The world has shown us how globalized we’ve become. This virus has literally touched the four corners of the earth.
The world has become smaller and smaller as technology has grown and travel has become commonplace.
Yet the Jewish world has always been somewhat intimate. Across cities, countries and even continents, Jews still have the same basic prayer structure, the same holy texts, and many of the same philosophies. Rabbi Shlomo Yitzhaki’s (Rashi) texts are found in 17th century Yemenite writings, even though he is noted as having lived in 11th century France and Germany. Rabbi Yitzhak Alfasi, or the RIF, wrote in 11th century Morocco and Spain, yet his writings on the Talmud could be found in printed texts across the known world for centuries, to this day.
In business, Jews were known for their connections spanning continents, from England to China and from Norway to South Africa. Take Dona Gracia (16th century), for example, who built her fortune after she left her home in Portugal and accumulated wealth through Antwerp and Venice before settling in Turkey. She used her international Jewish network and amassed fortune to help other persecuted Jews and to rebuild the city of Tiberias.
The native Jewish community of Egypt, since the 1800s saw an influx of immigrants from Spain, Greece, Yemen, Germany, and many more. The immigrants spoke their own languages and may not always have seen eye to eye with each other or with the native community, but when things were wrong in the world, Jews came together.
Physically, it’s become easier than ever to travel and meet new people and cultures, and now technology brings us even closer. We don’t have to wait for books or camel caravans to bring information from other cultures or communities. We are interconnected on so many levels.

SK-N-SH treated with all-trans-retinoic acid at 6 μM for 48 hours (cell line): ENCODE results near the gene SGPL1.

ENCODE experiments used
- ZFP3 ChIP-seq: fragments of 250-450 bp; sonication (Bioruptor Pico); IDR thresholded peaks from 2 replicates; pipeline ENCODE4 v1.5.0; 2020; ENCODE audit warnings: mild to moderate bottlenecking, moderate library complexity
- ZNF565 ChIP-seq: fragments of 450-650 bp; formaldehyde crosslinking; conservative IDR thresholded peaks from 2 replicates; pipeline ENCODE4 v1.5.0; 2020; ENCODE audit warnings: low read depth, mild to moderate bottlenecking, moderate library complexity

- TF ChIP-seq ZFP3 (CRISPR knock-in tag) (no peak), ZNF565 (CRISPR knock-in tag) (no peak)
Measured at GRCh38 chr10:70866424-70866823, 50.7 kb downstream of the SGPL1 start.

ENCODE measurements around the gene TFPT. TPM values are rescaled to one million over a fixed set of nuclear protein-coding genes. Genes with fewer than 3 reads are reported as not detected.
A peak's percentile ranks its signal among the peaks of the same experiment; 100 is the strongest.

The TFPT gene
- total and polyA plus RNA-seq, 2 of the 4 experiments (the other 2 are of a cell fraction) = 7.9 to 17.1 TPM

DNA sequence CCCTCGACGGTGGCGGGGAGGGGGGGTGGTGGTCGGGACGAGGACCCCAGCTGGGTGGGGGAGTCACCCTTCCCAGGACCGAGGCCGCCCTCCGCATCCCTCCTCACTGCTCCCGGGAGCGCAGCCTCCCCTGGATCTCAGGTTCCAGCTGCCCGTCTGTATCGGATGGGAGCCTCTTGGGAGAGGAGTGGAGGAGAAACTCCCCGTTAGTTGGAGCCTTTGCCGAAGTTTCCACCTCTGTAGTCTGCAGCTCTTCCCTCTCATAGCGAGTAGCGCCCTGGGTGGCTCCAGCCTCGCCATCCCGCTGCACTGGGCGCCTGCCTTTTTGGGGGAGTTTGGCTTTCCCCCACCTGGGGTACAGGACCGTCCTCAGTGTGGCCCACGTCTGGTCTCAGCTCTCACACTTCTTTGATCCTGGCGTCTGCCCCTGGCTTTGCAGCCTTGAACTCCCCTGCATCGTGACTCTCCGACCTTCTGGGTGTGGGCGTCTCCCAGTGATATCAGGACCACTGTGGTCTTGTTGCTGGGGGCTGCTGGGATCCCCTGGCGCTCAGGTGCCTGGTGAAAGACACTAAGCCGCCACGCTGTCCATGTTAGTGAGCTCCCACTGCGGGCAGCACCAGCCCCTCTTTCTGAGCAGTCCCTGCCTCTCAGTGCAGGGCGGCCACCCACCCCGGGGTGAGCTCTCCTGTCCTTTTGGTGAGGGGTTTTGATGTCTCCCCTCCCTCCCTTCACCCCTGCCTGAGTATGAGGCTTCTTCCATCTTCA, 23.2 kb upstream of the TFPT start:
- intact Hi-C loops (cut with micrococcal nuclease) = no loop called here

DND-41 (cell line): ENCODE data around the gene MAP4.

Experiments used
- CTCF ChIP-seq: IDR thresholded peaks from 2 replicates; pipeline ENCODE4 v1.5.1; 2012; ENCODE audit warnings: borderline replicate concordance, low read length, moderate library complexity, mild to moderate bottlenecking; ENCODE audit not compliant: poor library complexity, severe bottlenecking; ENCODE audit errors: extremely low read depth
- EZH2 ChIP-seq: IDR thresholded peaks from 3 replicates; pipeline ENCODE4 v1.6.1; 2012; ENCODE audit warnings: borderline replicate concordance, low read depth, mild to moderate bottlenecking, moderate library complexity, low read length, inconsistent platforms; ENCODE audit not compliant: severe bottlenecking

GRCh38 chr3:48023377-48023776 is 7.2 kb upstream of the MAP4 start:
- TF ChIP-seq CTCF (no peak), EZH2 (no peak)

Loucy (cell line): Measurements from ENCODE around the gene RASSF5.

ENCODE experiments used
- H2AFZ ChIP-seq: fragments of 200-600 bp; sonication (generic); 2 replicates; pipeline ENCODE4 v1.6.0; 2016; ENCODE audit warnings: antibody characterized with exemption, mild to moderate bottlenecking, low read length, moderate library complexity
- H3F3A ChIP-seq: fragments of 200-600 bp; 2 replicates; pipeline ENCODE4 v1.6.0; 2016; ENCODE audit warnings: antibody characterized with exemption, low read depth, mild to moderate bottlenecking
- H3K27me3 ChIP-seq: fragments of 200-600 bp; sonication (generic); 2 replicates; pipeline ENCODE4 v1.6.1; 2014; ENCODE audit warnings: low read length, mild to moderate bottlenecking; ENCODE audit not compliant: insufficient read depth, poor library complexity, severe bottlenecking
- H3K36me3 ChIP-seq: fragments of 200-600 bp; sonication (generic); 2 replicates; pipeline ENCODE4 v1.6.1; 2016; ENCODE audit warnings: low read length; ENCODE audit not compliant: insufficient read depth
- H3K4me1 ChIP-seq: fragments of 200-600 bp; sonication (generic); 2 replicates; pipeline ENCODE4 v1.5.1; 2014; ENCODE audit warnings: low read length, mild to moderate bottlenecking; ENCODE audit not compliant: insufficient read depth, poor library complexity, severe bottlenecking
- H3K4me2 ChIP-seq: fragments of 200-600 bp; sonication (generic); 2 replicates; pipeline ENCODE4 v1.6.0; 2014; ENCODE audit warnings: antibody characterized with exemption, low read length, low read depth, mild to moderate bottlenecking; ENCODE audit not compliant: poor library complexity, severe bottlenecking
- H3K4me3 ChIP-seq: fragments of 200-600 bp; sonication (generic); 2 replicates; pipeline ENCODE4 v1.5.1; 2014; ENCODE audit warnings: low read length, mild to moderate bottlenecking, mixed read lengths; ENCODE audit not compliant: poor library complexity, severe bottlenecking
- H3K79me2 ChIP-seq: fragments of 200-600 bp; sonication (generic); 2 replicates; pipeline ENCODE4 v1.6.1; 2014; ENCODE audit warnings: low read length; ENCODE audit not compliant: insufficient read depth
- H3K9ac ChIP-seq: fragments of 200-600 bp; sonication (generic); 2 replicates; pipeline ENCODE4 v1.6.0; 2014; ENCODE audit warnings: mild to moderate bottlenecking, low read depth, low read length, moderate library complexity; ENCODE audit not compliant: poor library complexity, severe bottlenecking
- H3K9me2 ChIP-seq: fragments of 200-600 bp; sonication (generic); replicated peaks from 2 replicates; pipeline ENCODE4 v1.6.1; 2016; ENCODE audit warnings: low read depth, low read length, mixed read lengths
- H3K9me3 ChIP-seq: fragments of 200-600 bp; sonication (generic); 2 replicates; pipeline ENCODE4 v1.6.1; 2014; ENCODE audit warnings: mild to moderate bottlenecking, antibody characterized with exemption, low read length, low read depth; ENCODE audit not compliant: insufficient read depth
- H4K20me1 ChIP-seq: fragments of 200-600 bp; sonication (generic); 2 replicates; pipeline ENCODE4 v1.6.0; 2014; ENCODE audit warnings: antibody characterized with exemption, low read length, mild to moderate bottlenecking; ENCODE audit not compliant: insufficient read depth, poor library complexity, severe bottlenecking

The more we realize we are connected, the more there is a desire to understand the other. To learn about the cultures, histories and communities that although unique are also part of the greater Jewish Experience. We’re not that different from one another and have so much to learn from each other.
This is a time when our schedules are being lightened, even if unintentionally. Let’s take advantage of that. Let’s delve into the things we always talked about exploring but never really found the time.
As we’re realizing how connected we truly are, let’s take time to learn about who else is with us in this time and globalized era. Let’s learn about other cultures, customs and traditions throughout the ages and how they evolved into the communities we see today.
At the Institute of Jewish Experience, we believe in the unity that expanded knowledge can bring. And we believe in the power of education.
Now’s the time to explore.
Now’s the time to connect.
Now’s the time to unite.